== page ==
‘Long-hauler’ pleads for local physicians to help with treatment

COVID-19 patient still experiencing symptoms nearly a year after testing positive for COVID-19

ORLANDO, Fla. – Darcy Long shared a laundry list of symptoms she’s still experiencing nearly a year after testing positive for COVID-19.

She said she has tested negative for the virus several times since last year. She’s also seen several doctors but still hasn’t fully recovered. Now she’s pleading for local physicians to come together to try to find a solution for so-called long-haulers like her.

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“I have brain fog and memory issues, extreme fatigue, severe headaches, loss of taste and smell, body pain, throwing up, digestive disorders,” Long said.

Those are just some of the symptoms Long said she is experiencing after testing positive for COVID-19 nearly a year ago.

“I’m just thankful it didn’t kill me. I don’t know what else to do except plead for help,” she said.

She said she needs help trying to find out how to treat her symptoms. Long said she’s spent countless hours reading medical reports and studies online. She also visited several doctors and underwent treatment, but she said nothing has worked.

“I’m sick and tired of being sick and tired and nobody knows what to do to help me,” Long said. “It’s affecting me physically and emotionally.”

Long said she felt relief from many of her symptoms after getting the COVID-19 vaccine. Unfortunately, she said the relief only lasted a few days.

“It all came back and I’m still suffering every day. I don’t know what to expect,” Long said.

Long is not alone. Studies from the Journal of the American Medical Association show about 10% of COVID-19 patients become long-haulers. Studies are still being done, but studies also show long-lasting symptoms of COVID-19 have been reported more by women and young adults.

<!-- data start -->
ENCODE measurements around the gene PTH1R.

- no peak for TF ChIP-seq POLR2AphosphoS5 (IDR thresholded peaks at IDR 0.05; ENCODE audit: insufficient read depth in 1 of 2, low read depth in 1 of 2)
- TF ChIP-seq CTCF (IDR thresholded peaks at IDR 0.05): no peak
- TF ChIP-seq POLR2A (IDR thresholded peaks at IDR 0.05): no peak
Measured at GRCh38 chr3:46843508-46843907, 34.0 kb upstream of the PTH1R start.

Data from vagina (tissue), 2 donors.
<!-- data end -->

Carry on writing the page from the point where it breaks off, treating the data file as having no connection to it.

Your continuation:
Here’s what’s being done now. The National Institutes of Health launched a $1.15 billion research initiative into long haulers to help identify treatment options. The initiative is expected to last four years.

The CDC is currently working on guidance for providers on how to identify and manage long-haulers. This guidance will help legitimize the condition for patients using health insurance to pay for treatment.

Long said she wants more local physicians to get involved in studies to help treat long-haulers like her in Central Florida.

News 6 reached out to AdventHealth and Orlando Health to see if any of their physicians were part of studies or coming up with treatment plans for COVID-19 long-haulers but neither health provider has responded yet.

Long was laid off after she tested positive for COVID-19 due to her company downsizing. She is collecting unemployment now and is having a difficult time finding work with the continuing symptoms she’s having.

Long is encouraging everyone to get the vaccine to help protect their health and keep others from becoming a long-hauler like her and many others.

To keep up with the latest news on the pandemic, subscribe to News 6′s coronavirus newsletter and go to ClickOrlando.com/coronavirus.

About the Author:

Crystal Moyer is a multimedia journalist who joined the News 6 team in February 2020. Crystal comes to Central Florida from WKMG’s sister station, WJXT in Jacksonville, where she worked as a traffic anchor and MMJ.